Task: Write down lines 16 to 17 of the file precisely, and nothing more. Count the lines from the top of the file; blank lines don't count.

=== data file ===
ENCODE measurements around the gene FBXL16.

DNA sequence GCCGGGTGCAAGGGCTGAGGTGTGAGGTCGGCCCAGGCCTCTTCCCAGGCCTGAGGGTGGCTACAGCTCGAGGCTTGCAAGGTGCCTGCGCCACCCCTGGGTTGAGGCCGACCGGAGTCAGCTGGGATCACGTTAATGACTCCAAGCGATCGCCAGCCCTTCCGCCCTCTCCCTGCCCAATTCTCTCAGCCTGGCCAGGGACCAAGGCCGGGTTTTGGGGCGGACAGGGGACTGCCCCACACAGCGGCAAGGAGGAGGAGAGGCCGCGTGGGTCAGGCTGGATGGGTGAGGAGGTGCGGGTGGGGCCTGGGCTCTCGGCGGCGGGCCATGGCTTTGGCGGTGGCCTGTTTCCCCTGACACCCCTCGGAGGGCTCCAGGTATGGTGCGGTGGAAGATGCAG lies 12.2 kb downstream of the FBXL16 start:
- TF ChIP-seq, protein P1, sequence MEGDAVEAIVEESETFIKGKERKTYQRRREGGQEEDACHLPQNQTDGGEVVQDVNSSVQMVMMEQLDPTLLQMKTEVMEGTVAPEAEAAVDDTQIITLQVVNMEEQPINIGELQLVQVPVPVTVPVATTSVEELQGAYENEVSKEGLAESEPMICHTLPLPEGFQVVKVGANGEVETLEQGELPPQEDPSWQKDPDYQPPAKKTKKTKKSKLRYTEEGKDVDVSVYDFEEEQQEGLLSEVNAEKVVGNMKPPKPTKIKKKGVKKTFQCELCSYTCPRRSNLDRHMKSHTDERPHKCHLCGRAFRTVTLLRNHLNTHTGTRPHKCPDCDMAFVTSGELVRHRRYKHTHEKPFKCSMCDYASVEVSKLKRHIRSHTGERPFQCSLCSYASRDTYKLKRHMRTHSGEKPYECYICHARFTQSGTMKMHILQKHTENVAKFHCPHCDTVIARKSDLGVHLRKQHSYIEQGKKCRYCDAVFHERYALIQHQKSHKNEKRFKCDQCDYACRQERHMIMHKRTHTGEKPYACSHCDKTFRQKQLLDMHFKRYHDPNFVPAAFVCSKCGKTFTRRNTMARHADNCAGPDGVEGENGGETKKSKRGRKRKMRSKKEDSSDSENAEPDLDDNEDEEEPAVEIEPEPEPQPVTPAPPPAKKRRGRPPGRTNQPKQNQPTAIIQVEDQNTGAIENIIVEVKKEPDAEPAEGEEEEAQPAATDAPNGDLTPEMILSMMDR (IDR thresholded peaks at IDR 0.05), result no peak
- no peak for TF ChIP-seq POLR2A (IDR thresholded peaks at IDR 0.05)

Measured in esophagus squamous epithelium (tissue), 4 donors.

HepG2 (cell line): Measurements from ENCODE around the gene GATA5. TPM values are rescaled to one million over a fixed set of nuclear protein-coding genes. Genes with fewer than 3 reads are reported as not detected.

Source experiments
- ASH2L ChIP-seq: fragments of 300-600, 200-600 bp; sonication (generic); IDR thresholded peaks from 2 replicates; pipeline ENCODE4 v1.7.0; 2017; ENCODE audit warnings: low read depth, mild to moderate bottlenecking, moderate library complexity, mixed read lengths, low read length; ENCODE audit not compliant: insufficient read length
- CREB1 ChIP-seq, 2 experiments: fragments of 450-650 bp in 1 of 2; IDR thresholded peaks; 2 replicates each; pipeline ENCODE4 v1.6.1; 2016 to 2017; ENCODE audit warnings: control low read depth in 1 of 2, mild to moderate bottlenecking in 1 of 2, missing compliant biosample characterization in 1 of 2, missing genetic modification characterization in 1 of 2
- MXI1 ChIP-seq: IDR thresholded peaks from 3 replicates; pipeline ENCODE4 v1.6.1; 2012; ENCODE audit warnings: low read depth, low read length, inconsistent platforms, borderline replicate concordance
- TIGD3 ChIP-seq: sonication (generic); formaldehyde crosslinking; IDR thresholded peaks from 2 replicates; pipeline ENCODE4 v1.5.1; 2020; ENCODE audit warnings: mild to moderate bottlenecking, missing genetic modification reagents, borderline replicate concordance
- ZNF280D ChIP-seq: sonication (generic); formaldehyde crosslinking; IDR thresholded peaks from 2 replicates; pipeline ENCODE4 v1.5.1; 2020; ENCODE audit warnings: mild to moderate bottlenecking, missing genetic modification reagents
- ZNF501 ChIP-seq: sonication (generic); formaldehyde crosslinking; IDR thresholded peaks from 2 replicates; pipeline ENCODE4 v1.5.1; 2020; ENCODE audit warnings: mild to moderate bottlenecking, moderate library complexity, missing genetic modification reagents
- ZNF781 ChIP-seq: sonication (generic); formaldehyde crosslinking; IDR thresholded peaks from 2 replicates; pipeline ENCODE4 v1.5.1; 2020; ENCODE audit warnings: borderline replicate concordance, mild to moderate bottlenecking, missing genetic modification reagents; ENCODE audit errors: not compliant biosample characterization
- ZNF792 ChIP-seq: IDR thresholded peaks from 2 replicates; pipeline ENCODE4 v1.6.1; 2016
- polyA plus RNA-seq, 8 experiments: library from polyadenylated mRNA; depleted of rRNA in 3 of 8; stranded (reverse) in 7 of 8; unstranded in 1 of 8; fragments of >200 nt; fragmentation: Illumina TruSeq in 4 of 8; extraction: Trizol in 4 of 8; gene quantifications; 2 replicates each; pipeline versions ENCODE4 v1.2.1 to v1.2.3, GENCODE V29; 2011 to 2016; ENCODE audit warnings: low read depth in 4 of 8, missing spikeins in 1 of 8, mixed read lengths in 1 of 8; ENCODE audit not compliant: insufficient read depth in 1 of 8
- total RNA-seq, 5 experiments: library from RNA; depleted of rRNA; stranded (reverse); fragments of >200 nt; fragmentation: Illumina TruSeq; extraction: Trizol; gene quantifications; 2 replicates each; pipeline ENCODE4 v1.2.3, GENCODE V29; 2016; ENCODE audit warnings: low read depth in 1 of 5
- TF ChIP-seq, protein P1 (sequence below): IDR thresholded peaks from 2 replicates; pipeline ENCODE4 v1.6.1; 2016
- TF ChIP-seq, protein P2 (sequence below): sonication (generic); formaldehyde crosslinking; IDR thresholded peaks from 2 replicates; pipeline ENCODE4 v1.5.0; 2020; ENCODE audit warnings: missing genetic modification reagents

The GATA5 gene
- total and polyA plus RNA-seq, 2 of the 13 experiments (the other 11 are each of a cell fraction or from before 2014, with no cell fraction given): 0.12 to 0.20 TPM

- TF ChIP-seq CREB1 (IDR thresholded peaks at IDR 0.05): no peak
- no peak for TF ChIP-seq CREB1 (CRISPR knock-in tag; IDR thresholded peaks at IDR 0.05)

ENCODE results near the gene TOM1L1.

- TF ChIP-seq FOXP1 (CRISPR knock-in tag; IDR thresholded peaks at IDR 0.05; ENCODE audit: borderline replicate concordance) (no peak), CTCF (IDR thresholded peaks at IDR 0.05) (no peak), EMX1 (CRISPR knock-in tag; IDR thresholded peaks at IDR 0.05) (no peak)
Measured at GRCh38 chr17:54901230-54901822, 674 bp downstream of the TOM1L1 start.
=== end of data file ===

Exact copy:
- polyA plus RNA-seq, 8 experiments: library from polyadenylated mRNA; depleted of rRNA in 3 of 8; stranded (reverse) in 7 of 8; unstranded in 1 of 8; fragments of >200 nt; fragmentation: Illumina TruSeq in 4 of 8; extraction: Trizol in 4 of 8; gene quantifications; 2 replicates each; pipeline versions ENCODE4 v1.2.1 to v1.2.3, GENCODE V29; 2011 to 2016; ENCODE audit warnings: low read depth in 4 of 8, missing spikeins in 1 of 8, mixed read lengths in 1 of 8; ENCODE audit not compliant: insufficient read depth in 1 of 8
- total RNA-seq, 5 experiments: library from RNA; depleted of rRNA; stranded (reverse); fragments of >200 nt; fragmentation: Illumina TruSeq; extraction: Trizol; gene quantifications; 2 replicates each; pipeline ENCODE4 v1.2.3, GENCODE V29; 2016; ENCODE audit warnings: low read depth in 1 of 5